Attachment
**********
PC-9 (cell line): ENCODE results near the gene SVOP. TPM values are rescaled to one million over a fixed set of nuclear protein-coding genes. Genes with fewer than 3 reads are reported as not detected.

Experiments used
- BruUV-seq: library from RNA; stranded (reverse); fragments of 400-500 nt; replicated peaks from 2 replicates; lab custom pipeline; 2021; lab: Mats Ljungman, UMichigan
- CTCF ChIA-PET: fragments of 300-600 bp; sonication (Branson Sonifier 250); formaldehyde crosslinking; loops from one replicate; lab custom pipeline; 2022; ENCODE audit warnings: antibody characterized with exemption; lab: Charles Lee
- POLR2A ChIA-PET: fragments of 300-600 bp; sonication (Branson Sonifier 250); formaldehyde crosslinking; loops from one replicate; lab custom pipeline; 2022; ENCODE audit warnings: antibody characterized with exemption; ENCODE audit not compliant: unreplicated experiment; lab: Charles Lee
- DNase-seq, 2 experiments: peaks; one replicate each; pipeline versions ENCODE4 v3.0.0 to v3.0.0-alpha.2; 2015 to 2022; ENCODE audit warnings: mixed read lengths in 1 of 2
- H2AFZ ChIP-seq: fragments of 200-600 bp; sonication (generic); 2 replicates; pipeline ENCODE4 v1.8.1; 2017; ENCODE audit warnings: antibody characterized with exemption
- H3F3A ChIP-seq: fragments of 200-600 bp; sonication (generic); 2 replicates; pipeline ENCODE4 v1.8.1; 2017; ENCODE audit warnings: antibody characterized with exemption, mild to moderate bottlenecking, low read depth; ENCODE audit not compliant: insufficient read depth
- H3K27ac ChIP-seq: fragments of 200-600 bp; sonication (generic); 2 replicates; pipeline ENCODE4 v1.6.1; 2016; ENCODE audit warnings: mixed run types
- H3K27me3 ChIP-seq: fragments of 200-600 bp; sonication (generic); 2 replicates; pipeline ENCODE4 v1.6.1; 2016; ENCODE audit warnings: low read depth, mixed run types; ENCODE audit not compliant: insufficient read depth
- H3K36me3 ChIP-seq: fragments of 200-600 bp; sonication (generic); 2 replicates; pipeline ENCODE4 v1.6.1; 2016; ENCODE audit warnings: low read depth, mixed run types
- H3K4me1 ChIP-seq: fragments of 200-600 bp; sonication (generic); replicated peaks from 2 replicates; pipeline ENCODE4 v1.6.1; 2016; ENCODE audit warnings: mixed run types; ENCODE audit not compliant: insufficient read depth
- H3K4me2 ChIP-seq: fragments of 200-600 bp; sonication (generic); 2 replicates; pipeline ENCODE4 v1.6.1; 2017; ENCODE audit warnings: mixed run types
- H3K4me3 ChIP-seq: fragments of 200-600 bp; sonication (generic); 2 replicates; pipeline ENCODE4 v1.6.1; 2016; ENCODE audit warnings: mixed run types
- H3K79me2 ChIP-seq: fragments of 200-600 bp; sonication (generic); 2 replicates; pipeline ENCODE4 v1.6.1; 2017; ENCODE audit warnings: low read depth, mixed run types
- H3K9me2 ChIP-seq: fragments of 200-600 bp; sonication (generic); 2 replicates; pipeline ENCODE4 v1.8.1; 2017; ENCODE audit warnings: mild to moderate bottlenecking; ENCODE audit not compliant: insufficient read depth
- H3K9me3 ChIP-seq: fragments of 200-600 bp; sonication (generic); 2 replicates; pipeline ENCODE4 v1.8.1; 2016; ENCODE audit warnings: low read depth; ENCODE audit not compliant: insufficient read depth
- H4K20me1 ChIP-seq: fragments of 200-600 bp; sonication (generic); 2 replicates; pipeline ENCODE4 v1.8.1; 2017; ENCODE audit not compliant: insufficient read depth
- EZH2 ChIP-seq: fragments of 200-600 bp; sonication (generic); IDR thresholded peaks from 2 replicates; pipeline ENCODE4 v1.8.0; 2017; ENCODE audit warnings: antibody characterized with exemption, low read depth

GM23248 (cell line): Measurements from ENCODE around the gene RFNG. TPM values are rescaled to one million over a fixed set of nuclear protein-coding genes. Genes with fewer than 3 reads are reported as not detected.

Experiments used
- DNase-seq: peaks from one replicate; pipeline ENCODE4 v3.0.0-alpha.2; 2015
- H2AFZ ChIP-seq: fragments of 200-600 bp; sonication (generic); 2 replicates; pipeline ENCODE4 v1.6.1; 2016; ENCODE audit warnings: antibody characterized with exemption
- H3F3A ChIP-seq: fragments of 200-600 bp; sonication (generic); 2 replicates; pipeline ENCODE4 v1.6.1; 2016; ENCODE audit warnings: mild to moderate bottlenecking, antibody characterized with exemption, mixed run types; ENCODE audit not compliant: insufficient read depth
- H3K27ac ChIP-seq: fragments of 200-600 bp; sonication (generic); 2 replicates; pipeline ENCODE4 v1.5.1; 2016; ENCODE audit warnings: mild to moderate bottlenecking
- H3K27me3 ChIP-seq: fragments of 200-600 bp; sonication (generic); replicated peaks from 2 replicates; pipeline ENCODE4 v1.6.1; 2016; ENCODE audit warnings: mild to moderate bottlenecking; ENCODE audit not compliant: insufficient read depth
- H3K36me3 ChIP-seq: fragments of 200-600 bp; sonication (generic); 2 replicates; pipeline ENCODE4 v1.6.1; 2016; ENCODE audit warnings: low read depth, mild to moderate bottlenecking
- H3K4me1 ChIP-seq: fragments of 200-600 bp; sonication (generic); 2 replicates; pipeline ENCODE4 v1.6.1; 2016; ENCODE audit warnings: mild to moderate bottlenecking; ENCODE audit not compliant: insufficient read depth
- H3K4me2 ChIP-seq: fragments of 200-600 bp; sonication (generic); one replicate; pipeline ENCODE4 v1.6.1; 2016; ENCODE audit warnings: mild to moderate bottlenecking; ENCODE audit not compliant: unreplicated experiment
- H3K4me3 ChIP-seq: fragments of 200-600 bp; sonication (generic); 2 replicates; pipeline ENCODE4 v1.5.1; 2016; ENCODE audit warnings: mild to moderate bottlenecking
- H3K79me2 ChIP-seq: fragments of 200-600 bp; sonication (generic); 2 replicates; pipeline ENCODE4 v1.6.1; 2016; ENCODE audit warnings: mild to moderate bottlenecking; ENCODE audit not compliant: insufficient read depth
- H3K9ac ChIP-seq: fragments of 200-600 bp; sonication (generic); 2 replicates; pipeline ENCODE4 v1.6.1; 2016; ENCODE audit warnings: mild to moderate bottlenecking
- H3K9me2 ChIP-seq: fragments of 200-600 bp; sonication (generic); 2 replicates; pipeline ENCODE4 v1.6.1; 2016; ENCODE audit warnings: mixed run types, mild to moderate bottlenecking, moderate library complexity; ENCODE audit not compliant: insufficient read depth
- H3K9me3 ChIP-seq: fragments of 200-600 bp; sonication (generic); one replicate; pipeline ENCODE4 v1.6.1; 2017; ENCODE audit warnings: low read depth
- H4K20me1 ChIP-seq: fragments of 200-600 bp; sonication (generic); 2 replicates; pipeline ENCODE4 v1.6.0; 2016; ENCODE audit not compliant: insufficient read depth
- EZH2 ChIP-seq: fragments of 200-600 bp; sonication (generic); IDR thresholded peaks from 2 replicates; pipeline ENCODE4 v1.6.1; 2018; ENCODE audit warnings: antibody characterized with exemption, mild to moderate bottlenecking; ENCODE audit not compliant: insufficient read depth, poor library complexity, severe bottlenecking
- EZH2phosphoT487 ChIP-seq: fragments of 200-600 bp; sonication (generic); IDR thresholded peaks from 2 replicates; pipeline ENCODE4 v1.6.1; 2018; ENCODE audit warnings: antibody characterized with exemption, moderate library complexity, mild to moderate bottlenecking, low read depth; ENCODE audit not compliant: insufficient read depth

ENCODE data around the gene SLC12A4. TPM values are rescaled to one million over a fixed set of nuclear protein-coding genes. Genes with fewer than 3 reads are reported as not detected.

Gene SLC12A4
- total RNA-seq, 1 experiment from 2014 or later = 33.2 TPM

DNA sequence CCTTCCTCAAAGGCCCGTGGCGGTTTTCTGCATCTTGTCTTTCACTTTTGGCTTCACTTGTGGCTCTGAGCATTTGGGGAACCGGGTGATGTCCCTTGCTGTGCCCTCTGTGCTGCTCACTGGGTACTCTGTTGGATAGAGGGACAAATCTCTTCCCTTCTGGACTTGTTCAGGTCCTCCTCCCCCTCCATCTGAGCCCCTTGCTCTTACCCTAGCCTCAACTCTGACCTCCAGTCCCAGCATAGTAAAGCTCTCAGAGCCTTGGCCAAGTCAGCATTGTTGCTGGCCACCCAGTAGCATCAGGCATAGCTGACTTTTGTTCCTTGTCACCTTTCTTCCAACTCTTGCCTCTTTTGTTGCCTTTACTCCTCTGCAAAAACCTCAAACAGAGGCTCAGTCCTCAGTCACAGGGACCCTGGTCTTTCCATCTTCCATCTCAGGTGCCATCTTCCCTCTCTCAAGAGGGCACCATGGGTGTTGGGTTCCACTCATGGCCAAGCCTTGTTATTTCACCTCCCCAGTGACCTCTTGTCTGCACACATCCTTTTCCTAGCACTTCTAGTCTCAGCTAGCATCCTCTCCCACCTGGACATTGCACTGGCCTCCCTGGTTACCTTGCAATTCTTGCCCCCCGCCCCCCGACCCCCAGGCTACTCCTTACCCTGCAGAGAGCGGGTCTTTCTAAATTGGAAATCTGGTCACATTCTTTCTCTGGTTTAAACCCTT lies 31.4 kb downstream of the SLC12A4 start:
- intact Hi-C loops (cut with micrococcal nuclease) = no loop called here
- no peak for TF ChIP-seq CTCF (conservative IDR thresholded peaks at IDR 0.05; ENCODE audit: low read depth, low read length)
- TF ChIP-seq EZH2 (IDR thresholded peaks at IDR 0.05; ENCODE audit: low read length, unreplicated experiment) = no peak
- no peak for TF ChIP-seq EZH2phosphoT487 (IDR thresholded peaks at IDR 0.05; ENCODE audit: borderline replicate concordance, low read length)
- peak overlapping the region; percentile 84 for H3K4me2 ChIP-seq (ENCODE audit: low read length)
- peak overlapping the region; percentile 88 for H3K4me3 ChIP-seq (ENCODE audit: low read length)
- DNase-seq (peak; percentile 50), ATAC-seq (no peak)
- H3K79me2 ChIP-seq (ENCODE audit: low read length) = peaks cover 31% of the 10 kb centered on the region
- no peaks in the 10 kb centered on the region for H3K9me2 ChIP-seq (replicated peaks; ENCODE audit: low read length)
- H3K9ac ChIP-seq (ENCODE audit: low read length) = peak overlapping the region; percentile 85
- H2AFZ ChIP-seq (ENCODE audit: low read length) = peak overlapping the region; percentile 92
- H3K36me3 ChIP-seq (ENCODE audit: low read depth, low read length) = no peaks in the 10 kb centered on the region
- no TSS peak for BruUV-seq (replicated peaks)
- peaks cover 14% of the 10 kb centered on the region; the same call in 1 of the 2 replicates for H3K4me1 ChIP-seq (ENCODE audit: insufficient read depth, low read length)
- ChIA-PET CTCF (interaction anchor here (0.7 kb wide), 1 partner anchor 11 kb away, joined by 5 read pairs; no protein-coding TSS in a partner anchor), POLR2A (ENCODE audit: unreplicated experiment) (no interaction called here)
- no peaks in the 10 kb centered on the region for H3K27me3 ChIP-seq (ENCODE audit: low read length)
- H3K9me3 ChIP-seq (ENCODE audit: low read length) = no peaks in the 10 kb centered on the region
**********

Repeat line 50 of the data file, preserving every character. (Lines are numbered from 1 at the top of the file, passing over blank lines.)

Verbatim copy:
- no peaks in the 10 kb centered on the region for H3K9me2 ChIP-seq (replicated peaks; ENCODE audit: low read length)